Product Improvements Outpacing Even Planned Obsolescence?

from the perhaps dept

We've written a few times in the past about how your memory isn't fooling if you if you think today's gadgets and gizmos are built with lower quality than consumer electronics from years gone by. Part of the reason is simply planned obsolescence, where companies are innovating so much they expect you to simply upgrade when the last one you bought breaks. However, a new article suggests that even planned obsolescence is a thing of the past as the pace of innovation is such that people feel compelled to upgrade relatively quickly, not waiting for their gadgets to break. The main focus of the article, though, is how this presents quite the conundrum for consumer electronics buyers, who always know that what they buy today will be a lot cheaper tomorrow. Of course, it's not really clear how that's any different than how things used to be. People have always struggled with the timing on when to buy computers or consumer electronics, knowing that there was always a next generation coming, and today's products would just get cheaper. However, if you wait until the next generation is released, you should realize that you're only going to be tempted to buy the newer, fancier one anyway.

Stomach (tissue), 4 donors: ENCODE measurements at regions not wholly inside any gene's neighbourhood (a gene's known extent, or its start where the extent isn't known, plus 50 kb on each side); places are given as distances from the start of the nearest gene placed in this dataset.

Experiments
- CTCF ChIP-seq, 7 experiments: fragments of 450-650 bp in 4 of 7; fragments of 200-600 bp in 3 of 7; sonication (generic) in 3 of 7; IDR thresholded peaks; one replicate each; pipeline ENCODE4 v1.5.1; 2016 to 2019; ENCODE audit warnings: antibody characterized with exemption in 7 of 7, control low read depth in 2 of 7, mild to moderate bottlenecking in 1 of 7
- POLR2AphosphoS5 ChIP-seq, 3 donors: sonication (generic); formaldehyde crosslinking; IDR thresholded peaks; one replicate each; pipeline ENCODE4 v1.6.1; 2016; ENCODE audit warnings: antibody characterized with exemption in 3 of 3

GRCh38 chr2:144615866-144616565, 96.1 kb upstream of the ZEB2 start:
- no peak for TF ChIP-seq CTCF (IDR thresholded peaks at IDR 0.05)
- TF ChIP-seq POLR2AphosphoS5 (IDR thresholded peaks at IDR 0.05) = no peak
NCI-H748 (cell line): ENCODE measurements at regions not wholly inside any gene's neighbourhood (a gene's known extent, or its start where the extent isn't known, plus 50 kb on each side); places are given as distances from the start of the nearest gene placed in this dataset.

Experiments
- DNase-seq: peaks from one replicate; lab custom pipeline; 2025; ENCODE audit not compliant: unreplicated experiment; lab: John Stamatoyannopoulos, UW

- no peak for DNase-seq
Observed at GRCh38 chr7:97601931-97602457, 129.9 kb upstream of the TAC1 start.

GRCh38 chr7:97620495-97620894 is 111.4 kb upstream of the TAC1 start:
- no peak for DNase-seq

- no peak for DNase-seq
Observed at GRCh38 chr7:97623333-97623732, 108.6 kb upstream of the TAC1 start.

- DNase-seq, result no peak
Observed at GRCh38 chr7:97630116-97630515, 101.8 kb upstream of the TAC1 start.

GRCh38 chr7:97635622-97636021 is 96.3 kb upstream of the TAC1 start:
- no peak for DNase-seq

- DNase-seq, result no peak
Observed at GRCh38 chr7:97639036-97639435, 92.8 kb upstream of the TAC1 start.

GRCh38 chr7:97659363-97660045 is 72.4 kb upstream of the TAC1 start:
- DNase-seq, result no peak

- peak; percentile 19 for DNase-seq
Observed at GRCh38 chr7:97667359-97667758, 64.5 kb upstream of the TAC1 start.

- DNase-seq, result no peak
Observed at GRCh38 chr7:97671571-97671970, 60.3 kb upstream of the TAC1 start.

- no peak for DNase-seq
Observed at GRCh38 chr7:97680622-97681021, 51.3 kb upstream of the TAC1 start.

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  1. identicon
    Tyshaun, 2 Jan 2007 @ 10:13am

    how about this...

    I wonder why companies don't move towards a subscription model some hardware (especially hardware that gets updated often like cell phones). For X dollars per year you have access to a "family" of products. As the next model in a family comes out, you have the option of getting it or not.

    Me, personally, I never buy a product for it's features, I buy the product with the features I need. If people did this, then part of the problem is solved. When buying a product I sit down and list what features I need, then by the product with all or the features I need (at the cheapest price).

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